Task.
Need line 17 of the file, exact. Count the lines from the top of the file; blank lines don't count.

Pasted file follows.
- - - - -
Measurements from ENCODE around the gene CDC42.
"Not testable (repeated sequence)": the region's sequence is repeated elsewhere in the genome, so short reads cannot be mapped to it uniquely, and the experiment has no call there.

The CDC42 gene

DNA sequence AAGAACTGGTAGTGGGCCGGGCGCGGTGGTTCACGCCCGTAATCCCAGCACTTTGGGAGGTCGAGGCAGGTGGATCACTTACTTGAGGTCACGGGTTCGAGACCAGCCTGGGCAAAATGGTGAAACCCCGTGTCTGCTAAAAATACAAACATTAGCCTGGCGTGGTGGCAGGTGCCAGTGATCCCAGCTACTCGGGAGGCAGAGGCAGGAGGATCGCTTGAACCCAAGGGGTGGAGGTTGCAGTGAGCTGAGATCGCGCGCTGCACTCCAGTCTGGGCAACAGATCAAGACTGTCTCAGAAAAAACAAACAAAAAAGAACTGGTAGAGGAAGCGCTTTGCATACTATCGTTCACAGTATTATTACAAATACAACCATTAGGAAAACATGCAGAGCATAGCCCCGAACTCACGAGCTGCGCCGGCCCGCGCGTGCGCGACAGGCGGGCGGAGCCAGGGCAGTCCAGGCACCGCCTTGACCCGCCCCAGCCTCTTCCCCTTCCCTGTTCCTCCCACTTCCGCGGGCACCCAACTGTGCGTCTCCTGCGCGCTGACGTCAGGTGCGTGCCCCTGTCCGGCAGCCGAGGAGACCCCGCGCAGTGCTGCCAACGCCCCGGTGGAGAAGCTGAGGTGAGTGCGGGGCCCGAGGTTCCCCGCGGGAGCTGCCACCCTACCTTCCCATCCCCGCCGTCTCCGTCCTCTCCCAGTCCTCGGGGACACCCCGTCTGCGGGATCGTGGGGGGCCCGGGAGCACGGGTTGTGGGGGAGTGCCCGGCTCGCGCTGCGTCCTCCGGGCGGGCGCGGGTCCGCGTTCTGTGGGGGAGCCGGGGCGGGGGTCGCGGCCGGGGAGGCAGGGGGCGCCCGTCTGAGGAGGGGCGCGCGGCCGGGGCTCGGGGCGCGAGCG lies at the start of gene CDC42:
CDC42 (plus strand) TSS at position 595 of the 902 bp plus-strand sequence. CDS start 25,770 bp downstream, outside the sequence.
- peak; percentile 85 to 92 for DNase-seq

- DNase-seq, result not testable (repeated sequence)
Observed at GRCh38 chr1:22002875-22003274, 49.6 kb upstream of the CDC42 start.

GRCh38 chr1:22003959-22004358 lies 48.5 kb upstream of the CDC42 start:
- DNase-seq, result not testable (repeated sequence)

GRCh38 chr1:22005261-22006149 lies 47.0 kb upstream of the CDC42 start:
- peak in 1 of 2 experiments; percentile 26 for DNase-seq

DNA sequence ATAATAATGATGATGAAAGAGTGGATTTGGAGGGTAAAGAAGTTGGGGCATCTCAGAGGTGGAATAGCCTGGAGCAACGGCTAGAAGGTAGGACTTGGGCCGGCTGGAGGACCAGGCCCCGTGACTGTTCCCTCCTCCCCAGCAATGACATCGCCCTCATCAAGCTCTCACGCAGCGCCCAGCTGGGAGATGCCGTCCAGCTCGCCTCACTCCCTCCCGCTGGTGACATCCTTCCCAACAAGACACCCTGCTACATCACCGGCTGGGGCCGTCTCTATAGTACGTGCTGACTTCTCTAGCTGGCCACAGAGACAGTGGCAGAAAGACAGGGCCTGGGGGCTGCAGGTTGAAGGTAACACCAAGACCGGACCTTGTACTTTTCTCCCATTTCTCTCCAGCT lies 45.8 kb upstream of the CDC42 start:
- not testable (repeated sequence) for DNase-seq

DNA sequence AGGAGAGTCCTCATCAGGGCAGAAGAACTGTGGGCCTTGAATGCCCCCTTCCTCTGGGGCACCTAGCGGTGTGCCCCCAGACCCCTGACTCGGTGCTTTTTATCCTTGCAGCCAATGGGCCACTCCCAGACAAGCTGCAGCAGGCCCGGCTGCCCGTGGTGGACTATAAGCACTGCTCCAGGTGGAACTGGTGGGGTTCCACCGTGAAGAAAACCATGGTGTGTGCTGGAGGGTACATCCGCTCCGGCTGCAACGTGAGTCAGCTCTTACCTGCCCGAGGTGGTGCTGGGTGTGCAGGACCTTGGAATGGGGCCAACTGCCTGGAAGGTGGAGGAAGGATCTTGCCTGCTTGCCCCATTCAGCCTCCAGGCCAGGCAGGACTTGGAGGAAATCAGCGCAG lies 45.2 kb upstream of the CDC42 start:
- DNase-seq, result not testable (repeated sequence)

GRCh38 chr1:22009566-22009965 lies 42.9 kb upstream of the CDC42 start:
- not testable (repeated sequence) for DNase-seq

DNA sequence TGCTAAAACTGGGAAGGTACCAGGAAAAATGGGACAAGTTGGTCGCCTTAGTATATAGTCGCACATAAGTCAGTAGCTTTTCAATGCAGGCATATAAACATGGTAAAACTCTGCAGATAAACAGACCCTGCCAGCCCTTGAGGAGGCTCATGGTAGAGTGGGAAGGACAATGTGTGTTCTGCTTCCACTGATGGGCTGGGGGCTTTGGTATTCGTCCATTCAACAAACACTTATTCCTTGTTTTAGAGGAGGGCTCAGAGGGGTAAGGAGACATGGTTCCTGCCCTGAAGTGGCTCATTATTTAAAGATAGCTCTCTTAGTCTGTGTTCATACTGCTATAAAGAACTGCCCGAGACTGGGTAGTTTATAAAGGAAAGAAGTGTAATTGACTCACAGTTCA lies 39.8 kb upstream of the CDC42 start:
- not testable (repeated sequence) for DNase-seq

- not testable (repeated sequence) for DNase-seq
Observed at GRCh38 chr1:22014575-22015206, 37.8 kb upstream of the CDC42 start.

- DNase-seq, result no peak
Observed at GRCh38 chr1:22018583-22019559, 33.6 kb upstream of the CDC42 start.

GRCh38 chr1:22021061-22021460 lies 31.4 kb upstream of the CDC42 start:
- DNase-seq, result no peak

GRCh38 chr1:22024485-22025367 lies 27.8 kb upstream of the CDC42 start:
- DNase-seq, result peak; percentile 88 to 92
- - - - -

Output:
GRCh38 chr1:22009566-22009965 lies 42.9 kb upstream of the CDC42 start: